The new system will also lead to the digitisation of work practices for Passenger Service Assistants meaning less time spent in the office doing paperwork and more time out with customers to get a better understanding of their needs.
Who are Keolis Downer?
From Melbourne to the Gold Coast and Newcastle, Keolis Downer is heavily focused on customer service and ensuring the journey for rail users is simple, easy and efficient.
Keolis Downer has an exceptional track record of running successful public transport systems across Australia and around the world.
They benefit from the rich capability of existing operations in Australia, and parent companies: heavy rail operation and maintenance experience of Keolis internationally in the UK, the US, Germany and the Netherlands, supported by the expertise of its majority shareholder SNCF (the national railway in France), and Downer’s expertise in rail infrastructure and rolling stock maintenance and asset management both locally in South Australia and nationally in Australia.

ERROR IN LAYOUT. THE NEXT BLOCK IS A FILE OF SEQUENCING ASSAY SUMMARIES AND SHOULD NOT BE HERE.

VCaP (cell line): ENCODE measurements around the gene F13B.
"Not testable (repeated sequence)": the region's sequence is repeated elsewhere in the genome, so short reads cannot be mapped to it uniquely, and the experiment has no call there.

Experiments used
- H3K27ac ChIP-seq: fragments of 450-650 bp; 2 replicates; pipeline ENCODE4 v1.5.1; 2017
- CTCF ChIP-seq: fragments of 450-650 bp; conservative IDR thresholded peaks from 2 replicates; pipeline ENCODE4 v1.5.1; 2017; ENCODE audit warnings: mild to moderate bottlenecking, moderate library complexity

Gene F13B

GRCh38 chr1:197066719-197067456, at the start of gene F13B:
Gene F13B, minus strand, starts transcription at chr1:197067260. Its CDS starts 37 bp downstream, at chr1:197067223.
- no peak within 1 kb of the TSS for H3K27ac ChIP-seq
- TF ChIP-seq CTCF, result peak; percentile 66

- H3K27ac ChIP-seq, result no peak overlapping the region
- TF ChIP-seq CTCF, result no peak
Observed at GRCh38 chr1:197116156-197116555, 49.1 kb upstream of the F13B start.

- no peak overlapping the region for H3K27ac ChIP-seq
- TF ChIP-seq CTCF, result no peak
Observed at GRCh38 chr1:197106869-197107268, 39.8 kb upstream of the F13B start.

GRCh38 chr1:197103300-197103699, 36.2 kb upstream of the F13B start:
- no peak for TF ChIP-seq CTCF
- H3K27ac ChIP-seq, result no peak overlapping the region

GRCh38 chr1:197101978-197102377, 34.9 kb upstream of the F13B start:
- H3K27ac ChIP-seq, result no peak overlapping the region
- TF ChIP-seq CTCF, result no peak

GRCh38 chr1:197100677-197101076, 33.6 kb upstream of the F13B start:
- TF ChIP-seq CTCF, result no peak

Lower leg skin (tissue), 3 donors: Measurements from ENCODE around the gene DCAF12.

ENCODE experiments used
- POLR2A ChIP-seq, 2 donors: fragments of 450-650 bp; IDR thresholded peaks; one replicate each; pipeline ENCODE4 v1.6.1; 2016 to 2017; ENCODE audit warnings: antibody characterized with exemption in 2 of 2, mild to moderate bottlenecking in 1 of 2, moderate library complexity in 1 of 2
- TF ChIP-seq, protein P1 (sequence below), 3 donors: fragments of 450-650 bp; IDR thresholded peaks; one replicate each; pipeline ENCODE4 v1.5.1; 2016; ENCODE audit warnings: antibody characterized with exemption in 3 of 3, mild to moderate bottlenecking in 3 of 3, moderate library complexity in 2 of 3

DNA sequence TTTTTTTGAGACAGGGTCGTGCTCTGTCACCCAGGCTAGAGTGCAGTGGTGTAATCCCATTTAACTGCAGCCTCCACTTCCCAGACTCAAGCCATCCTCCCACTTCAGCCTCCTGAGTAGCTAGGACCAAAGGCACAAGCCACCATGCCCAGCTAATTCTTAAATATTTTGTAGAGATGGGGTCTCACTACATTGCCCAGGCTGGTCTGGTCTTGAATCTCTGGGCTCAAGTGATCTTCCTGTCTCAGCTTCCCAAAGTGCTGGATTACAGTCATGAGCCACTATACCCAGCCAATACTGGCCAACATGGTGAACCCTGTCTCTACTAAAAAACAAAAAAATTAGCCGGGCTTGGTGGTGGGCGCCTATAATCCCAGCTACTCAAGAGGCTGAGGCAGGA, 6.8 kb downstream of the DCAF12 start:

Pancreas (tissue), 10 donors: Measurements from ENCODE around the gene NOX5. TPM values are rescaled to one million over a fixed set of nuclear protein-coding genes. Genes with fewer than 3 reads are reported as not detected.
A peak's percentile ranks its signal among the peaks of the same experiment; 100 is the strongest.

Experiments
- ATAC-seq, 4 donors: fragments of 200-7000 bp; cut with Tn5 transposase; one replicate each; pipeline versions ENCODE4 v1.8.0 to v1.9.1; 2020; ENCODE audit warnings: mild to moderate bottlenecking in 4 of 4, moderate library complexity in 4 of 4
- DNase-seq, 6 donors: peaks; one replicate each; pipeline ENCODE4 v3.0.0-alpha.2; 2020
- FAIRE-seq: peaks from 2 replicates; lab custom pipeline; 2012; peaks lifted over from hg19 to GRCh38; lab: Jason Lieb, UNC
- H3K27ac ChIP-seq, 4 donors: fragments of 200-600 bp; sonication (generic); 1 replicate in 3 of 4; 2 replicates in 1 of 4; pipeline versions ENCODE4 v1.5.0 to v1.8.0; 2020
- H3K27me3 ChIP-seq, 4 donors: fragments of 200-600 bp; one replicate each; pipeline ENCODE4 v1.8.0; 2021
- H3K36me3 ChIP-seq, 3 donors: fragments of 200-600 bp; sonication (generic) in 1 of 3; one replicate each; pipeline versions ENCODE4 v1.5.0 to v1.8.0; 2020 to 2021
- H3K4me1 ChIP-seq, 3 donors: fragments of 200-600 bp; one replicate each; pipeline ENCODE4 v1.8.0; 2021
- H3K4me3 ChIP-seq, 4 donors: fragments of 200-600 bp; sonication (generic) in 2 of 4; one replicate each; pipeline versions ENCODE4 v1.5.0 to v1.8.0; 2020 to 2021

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Adelaide Metro has released a draft Flinders line timetable inviting public feedback.
Flinders & Seaford proposed train timetable (PDF 1.8MB)

More services for the Adelaide passenger rail network
When: From Monday 12 October 2020 to Friday 30 October 2020
Affecting: TONS, SEAFRD
Residents, students and workers from Adelaide’s southern suburbs can look forward to extra services announced for the new Flinders train line.
The Flinders train line is an extension of the existing Tonsley line, which currently only operates on weekdays to a 20 minute frequency during peak times and 30 minutes at all other times until 7pm.


ell us what you think of the new Flinders train line timetable
The timetable proposed for the new Flinders train line extends services until late on weeknights and will provide a 20 minute frequency during peak times on weekdays and 30 minutes at all other times.
The new service will also run on weekends for the first time from early morning to late night.
Staff at Flinders Medical Centre have been catered for, with services to ensure arrival at the precinct by 7am, 7 days a week.